As we enter the final quarter of the year, you will start to see plenty of early morning dews; the days are getting noticeably shorter at both ends and the sun is not giving out as much heat as we've become used to over our reasonable summer. Mists have been seen swirling in the early morning light, and if the old saying is to be trusted, we could be in for a long, cold winter judging by the trees laden with fruit and berries.
With this in mind, swishing of golf greens should be a matter of course as some damaging attacks of fusarium have already made their mark.
At least removing the dew will reduce the dampness in that microclimate that exists just above the soil level. The soil temperatures are still up, and there is plenty of grass growth so when we do get a bit of heat creeping in at about mid-day that is when fungal spores are most able to attack vulnerable swards.
The Ryder Cup has just finished, so there will be a natural spike in the amount of golfers hoping to emulate their heroes. They will be out in force early mornings which makes it difficult for the routine operations to take place ahead of them. With the large amount of rainfall in September, combined with it being the third warmest on record, then worms are already at the surface casting.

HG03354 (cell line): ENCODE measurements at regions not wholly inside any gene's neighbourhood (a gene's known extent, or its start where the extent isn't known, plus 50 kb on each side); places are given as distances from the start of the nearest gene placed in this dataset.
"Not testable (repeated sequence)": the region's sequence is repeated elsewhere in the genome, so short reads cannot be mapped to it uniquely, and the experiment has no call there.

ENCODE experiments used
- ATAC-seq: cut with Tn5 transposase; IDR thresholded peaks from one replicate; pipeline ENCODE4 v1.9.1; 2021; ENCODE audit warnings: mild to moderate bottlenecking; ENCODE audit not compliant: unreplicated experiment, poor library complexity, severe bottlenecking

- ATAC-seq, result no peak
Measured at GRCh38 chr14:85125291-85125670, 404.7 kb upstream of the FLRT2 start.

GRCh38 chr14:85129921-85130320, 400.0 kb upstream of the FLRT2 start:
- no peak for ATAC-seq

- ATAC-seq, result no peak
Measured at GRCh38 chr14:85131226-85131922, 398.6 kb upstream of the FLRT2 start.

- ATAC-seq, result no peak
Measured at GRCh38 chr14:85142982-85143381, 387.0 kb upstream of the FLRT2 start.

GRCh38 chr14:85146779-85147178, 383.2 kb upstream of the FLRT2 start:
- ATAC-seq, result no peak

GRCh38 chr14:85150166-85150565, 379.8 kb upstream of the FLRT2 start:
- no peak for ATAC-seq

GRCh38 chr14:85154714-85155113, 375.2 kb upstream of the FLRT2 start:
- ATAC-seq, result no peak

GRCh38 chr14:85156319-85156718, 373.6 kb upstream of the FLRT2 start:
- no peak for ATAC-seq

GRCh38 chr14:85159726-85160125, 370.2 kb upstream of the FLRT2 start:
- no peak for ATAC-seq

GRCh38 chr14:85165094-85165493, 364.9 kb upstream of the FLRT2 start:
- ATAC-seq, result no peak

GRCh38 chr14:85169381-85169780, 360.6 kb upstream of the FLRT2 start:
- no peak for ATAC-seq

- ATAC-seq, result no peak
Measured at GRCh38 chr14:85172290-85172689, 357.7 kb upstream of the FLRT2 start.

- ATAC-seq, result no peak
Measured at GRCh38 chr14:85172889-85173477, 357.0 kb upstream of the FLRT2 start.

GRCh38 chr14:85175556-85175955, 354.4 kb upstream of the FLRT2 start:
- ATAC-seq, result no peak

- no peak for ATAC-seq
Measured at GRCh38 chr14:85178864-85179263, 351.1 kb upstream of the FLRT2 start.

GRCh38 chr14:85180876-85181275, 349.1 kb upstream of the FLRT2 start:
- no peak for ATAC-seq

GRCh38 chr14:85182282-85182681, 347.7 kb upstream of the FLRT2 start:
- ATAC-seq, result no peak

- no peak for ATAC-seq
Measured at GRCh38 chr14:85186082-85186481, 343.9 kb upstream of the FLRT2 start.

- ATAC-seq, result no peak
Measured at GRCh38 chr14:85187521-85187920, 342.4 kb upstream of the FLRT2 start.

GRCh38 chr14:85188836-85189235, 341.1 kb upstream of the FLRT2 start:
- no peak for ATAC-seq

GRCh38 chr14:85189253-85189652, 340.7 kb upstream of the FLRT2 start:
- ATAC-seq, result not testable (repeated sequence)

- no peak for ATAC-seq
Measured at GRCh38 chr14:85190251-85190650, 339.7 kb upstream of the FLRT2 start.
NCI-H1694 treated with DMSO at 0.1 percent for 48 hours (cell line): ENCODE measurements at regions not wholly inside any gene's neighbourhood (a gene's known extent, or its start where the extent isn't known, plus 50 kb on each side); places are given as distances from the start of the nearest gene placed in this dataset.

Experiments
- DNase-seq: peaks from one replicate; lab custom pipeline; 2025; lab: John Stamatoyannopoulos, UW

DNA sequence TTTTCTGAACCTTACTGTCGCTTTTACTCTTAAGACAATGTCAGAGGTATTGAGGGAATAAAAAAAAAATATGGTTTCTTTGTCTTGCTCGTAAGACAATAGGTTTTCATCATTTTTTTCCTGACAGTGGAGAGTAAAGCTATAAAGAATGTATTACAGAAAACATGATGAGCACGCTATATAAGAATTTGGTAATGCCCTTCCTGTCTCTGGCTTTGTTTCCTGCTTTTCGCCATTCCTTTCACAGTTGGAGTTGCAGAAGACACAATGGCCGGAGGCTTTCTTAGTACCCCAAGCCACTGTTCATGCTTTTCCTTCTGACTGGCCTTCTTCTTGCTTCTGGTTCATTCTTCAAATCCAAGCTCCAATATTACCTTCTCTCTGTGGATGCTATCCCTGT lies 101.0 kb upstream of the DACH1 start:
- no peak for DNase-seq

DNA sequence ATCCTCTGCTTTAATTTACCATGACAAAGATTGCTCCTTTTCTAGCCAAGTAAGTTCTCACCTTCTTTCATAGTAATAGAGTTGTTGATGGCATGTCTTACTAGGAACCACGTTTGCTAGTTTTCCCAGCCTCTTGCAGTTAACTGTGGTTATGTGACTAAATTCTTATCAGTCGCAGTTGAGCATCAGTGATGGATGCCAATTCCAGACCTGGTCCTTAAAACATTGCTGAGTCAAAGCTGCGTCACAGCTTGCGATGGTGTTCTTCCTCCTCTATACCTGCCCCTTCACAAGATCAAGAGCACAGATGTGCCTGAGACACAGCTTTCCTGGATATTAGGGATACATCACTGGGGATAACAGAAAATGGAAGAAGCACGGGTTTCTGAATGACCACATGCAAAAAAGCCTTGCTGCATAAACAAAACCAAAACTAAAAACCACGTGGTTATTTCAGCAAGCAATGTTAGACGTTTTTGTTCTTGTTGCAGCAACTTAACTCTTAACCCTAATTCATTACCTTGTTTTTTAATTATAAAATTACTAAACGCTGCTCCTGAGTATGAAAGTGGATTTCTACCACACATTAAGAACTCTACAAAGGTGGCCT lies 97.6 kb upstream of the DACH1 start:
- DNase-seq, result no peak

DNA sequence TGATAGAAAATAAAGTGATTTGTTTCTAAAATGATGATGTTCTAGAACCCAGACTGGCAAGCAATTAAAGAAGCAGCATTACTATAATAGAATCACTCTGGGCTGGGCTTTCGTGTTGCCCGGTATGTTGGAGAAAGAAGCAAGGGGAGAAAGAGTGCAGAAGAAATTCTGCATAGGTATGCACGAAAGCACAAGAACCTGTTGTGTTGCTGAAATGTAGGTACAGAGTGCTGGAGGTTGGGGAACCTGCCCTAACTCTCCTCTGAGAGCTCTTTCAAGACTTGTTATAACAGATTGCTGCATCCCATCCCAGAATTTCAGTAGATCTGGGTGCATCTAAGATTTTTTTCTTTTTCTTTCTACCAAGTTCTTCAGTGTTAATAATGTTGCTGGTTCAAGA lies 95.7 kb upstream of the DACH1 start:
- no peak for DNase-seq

For this reason, it is timely to spray with Carbendazim for their control, ensuring that the pH of the water is at its optimum of 5.5 is essential to help the efficacy of this particular pesticide. Also a 'wetter' to make sure it reaches well below ground level is a must for good worm cast control.
With the exceptional growth conditions we have recently experienced; it has brought into focus the necessity for a second application of selective herbicides to prevent over wintering daisies to be controlled. It is not that an early application wasn't successful it's just that the characteristics of the 'Bellis Perrenis' root system is so sturdy. Enough herbicide can't be taken up to give 100% weed control at the first time of asking.
We are also in the right period of the year for the treatment of Japanese Knotweed. The plant is in the spotlight continually and appears to be in the press weekly, including a six page spread in a recent weekend magazine. The plant has now flowered and is about enter senescence.
So, when it receives a dose of glyphosate at this time of year, then the herbicide is transported through the xylem and phloem of the plant and down into the rhizomes. This is exactly where you want it.
It is very difficult to resist cutting the plant or indeed spraying on its first sign, but the long wait of perhaps six months since first spotting the wretched pinky/green leaves pushing up through the ground will be well worth the results that will be evident in the following spring.
There may be up to an 85% reduction in plant material and again the waiting game is on until that autumn.
A plethora of information regarding invasive species can be found on the Pitchcare website